Addressing common myths and misconceptions about sexual offending, this book highlights the current state of scientific knowledge about the origins and the development of sexual offending. It offers a critical overview of current criminal justice policies and close to 100 years of research on how to best improve these policies through theoretically-grounded and methodologically-rigorous research.
Focusing on proactive prevention-oriented strategies, this book revisits popular ideas about sexual offending through an evidence-based lens, addressing ideological and populist discourse that has led to ineffective and reactive policies. It advocates for a clearly defined concept of the phenomenon of sexual offending to underpin research and treatment. Uniquely, authors consider sexual offending from the viewpoint of criminal justice research and practitioners, incorporating the sociohistorical construction of sexual offending as a social problem, developmental life course research, and the impact of social policies. This book is a call for more proactive research on the origins and the development of sexual offending over the life course.
Patrick Lussier is a Full Professor of criminology at the School of social work and criminology at Université Laval, in Quebec city, Canada. After completing a Ph.D. in criminology at the University of Montreal, he completed postdoctoral studies at the Institute of Criminology at the University of Cambridge under the supervision of Prof. David P. Farrington. He was Professor at the School of Criminology at Simon Fraser University for 8 years. Professor Lussier is currently a regular researcher at the International Center for Comparative Criminology (CICC). His field of expertise is at the intersection of criminology and criminal justice and includes, among other things, the etiology of antisocial and criminal behavior, sexual offending, risk assessment and management as well as quantitative research methods. He has published five books and about 150 publications, including several scientific articles in leading criminology/criminal justice scientific journals, including Criminology, Criminal Justice and Behavior, Justice Quarterly, Journal of Interpersonal Violence, Psychology, Public Policy & Law, Sexual Abuse: A Journal of Research and Treatment. Professor Lussier is the Editor-in-chief of the Canadian Journal of Criminology and Criminal Justice and a member of the editorial board of the Journal of Criminal Justice. He has also been a member of the American Society of Criminology for more than fifteen years. In 2005, Professor Lussier received the Academic Gold Medal from the Governor General of Canada for the excellence of his doctoral dissertation on the origins and the development of sexual aggression.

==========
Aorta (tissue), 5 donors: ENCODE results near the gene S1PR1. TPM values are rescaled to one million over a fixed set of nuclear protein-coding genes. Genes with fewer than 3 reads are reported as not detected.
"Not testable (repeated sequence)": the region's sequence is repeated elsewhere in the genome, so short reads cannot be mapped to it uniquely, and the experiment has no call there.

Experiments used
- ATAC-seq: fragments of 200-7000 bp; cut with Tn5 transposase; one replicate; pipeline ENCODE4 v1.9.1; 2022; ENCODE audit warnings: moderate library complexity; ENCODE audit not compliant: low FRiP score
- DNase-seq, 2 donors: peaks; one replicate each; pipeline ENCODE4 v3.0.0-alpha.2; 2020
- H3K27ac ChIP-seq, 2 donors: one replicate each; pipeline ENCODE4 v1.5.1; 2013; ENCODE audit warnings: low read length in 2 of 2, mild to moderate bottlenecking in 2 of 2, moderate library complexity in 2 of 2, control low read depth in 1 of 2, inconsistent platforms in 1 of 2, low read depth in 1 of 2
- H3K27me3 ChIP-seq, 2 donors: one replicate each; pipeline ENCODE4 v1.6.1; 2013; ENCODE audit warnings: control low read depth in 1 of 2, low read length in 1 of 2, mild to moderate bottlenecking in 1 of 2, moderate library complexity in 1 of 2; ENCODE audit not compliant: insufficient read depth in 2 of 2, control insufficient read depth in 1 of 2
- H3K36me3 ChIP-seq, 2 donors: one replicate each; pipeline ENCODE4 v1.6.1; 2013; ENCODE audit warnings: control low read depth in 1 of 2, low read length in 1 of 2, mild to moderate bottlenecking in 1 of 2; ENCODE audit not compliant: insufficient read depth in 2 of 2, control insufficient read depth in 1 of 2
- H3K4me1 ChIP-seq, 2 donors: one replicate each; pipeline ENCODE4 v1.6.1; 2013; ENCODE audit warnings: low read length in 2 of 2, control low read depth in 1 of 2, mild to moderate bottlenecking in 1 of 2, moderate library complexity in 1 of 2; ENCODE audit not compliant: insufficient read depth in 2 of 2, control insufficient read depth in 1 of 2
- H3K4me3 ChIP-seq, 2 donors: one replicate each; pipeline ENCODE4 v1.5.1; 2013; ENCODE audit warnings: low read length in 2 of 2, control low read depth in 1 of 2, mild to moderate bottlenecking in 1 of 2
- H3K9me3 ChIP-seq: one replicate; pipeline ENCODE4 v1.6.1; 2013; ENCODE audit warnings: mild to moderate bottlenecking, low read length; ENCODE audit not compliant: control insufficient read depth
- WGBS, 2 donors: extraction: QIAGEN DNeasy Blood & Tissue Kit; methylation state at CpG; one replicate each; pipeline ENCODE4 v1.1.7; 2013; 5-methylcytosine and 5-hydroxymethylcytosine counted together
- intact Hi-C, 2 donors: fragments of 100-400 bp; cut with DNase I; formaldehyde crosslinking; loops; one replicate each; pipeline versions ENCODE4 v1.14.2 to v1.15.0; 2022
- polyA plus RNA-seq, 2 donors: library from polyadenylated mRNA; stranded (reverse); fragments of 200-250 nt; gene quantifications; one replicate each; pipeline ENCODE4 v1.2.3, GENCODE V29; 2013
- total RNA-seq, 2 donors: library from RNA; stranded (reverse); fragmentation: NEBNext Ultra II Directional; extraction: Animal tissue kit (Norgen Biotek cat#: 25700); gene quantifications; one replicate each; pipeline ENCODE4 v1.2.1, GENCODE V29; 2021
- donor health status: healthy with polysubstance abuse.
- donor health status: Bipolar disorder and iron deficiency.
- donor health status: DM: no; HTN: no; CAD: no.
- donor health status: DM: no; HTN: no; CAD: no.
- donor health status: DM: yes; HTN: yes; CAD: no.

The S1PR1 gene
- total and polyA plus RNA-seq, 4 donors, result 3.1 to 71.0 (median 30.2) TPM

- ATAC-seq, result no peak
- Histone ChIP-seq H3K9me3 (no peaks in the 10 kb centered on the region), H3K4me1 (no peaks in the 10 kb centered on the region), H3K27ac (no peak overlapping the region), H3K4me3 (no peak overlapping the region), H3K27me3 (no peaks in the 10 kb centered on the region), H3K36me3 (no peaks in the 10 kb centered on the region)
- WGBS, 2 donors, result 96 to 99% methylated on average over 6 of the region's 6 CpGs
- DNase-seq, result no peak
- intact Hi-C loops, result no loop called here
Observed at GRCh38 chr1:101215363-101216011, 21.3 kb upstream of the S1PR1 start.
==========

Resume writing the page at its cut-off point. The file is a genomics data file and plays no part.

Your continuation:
Evan McCuish received his PhD in Criminology in 2016. He is currently an Assistant Professor at Simon Fraser University, in Burnaby, Canada. He is the Principal Investigator of the Incarcerated Serious and Violent Young Offender Study, which is a longitudinal study on young offenders in Canada followed through adulthood. His research interests include criminal careers, desistance, developmental criminology, foster care, gang involvement, psychopathy, sexual offending, and violence. His work is published in Psychological Assessment, Crime and Delinquency, Sexual Abuse, Justice Quarterly, and Journal of Quantitative Criminology. He is on the Editorial Boards of the Journal of Criminal Justice and Youth Violence and Juvenile Justice. He is the recipient of the Simon Fraser University Dean’s Convocation Medal for Academic Excellence, the American Psychology-Law Society Outstanding Dissertation Award, and the American Society of Criminology Division of Developmental and Life Course Criminology Early Career Award.
Jesse Cale is an Associate Professor of Criminology in the School of Criminology and Criminal Justice at Griffith University in the Gold Coast, Australia. He completed his PhD in 2010 at Simon Fraser University in Canada and was awarded the Governor General of Canada Academic Gold Medal for his doctoral studies. Following his Ph.D. he was awarded a prestigious research fellowship with the Griffith Youth Forensic Service, a clinic that provides treatment for youth who have committed sexual offences, at Griffith University in Brisbane, Australia. His main areas of research involve the causes and consequences of sexual violence, developmental criminology and criminal justice policy and evaluation. He is a Chief Investigator on several large-scale research grants in Australia funded by the Australian Research Council and different state governments and agencies examining the development of delinquency and criminal offending and the effectiveness of criminal justice policy responses. He has published his research in leading international criminology and criminal justice books, and journals such as: Sexual Abuse, the Journal of Criminal Justice, Aggression and Violent Behavior, the Journal of Interpersonal Violence, and Youth Violence and Juvenile Justice. He is a member of the American Society of Criminology, the Australia and New Zealand Society of Criminology, and serves on the editorial boards of the Journal of Developmental and Life-Course Criminology. the Canadian Journal of Criminology, and Victims and Offenders. He was recently a Visiting Scholar at the Institute of Criminology at Cambridge University.
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